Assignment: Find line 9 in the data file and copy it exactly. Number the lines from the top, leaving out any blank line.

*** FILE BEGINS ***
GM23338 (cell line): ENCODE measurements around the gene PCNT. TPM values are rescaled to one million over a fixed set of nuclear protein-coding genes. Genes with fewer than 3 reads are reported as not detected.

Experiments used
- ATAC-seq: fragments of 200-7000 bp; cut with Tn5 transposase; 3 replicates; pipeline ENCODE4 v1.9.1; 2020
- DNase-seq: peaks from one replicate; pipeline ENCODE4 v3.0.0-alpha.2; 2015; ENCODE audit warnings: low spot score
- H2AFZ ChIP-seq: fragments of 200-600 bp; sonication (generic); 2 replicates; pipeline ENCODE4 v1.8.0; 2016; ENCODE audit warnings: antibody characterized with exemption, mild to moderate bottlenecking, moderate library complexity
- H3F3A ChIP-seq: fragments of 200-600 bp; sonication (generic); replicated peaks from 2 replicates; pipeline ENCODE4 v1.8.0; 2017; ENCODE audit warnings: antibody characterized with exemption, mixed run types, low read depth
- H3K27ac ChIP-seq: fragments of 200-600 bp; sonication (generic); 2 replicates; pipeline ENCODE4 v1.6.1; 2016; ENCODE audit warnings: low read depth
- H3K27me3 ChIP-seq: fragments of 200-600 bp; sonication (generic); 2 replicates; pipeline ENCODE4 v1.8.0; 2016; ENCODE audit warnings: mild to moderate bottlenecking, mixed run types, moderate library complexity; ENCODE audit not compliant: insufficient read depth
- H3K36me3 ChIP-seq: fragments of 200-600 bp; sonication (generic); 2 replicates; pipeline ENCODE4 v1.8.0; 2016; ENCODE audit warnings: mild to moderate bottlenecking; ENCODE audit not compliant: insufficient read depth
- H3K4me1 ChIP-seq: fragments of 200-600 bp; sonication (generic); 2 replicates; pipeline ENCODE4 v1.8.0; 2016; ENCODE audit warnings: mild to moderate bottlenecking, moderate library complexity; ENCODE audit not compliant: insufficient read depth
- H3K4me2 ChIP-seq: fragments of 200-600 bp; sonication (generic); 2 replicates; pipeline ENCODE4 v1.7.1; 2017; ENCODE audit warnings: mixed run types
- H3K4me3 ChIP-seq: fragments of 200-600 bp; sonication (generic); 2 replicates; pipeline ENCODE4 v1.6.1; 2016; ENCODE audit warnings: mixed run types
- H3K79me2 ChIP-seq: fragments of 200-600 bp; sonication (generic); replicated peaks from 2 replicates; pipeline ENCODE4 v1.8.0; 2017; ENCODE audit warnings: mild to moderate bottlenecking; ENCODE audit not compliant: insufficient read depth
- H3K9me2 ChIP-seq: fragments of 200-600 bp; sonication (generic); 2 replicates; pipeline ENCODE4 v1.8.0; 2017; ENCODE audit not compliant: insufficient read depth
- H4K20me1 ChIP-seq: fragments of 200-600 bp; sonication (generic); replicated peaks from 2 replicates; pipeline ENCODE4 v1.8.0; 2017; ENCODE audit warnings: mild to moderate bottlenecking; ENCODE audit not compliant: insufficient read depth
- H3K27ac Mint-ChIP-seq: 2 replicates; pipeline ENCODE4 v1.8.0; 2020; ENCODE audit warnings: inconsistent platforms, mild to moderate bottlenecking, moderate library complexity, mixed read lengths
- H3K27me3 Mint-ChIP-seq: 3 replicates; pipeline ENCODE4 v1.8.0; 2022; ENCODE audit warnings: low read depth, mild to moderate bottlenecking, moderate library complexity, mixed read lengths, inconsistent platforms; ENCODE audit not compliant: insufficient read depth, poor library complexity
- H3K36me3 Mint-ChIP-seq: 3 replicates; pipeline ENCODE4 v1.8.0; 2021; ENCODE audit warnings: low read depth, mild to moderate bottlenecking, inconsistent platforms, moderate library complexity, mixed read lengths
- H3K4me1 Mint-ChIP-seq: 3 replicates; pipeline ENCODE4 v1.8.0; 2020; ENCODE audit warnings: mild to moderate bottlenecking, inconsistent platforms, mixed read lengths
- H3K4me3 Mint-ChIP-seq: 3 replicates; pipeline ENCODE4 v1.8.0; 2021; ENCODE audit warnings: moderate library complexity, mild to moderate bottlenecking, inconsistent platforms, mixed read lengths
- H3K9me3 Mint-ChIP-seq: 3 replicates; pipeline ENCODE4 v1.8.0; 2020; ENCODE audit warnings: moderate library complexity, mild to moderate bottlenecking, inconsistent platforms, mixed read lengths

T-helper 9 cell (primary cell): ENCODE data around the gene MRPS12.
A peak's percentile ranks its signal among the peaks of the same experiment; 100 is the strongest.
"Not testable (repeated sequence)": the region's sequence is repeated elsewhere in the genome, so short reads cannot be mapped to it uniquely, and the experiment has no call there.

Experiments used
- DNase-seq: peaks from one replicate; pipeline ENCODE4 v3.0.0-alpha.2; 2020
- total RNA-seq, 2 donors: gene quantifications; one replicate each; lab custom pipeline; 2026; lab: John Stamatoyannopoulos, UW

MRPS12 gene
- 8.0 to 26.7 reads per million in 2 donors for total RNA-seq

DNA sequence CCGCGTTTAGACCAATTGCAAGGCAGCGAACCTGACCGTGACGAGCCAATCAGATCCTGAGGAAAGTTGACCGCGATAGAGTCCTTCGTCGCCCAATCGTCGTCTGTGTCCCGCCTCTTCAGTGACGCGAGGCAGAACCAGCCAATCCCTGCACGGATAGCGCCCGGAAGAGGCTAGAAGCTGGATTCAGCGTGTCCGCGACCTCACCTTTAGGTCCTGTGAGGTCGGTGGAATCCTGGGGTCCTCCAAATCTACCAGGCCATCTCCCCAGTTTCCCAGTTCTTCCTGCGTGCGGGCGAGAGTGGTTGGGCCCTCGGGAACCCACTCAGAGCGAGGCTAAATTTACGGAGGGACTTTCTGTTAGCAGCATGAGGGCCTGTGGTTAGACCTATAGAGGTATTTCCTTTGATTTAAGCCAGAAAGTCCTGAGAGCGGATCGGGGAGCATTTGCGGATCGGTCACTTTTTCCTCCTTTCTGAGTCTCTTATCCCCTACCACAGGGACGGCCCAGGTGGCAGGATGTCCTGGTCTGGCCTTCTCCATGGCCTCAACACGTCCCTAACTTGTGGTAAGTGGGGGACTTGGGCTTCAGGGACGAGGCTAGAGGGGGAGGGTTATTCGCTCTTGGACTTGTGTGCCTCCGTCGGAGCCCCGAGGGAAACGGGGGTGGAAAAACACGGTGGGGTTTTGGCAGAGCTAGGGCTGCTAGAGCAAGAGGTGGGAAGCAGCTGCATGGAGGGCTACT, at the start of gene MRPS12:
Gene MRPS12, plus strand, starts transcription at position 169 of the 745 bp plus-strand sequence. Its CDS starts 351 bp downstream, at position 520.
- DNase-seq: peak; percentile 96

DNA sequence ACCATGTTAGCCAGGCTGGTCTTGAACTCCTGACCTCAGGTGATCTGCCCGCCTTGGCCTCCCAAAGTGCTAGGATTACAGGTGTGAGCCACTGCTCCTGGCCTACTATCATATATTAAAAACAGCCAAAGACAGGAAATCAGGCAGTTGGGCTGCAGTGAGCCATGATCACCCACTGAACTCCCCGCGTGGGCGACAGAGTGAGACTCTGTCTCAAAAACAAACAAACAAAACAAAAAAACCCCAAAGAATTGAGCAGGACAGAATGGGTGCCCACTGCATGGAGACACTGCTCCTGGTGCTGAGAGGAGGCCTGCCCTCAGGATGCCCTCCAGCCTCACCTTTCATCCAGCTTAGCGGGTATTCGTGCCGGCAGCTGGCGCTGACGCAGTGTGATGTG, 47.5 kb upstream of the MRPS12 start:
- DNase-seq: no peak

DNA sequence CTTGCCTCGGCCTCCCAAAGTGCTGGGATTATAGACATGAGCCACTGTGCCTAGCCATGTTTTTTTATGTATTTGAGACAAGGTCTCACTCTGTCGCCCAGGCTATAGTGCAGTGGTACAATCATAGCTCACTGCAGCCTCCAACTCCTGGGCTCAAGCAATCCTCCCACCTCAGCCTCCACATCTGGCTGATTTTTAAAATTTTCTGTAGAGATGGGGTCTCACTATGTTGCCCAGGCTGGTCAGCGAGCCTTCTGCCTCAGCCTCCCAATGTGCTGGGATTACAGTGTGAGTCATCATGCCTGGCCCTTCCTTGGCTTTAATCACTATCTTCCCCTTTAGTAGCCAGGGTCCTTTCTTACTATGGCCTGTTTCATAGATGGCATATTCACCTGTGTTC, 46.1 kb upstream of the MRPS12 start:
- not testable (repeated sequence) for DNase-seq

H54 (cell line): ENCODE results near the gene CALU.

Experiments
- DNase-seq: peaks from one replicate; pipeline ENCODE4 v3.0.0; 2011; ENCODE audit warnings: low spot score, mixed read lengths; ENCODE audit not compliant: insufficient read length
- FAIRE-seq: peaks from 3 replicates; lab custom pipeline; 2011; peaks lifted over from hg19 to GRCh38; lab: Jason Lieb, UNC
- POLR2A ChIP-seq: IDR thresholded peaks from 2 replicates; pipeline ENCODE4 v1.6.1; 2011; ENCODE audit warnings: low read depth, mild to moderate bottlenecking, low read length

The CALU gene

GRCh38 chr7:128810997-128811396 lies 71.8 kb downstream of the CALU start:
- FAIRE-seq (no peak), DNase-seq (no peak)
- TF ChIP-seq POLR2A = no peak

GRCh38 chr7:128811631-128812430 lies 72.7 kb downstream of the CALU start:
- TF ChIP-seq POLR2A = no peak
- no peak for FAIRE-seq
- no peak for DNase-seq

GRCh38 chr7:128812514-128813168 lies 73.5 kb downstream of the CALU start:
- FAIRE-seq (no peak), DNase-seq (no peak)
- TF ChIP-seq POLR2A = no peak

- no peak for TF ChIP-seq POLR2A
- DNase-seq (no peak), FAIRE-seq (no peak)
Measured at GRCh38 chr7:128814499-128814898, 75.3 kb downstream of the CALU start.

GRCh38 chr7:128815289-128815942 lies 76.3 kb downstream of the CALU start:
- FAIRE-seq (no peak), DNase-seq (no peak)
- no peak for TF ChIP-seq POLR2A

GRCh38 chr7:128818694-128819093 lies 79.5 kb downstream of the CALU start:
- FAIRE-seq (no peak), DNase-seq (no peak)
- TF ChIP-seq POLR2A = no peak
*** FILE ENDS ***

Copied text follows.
- H3K36me3 ChIP-seq: fragments of 200-600 bp; sonication (generic); 2 replicates; pipeline ENCODE4 v1.8.0; 2016; ENCODE audit warnings: mild to moderate bottlenecking; ENCODE audit not compliant: insufficient read depth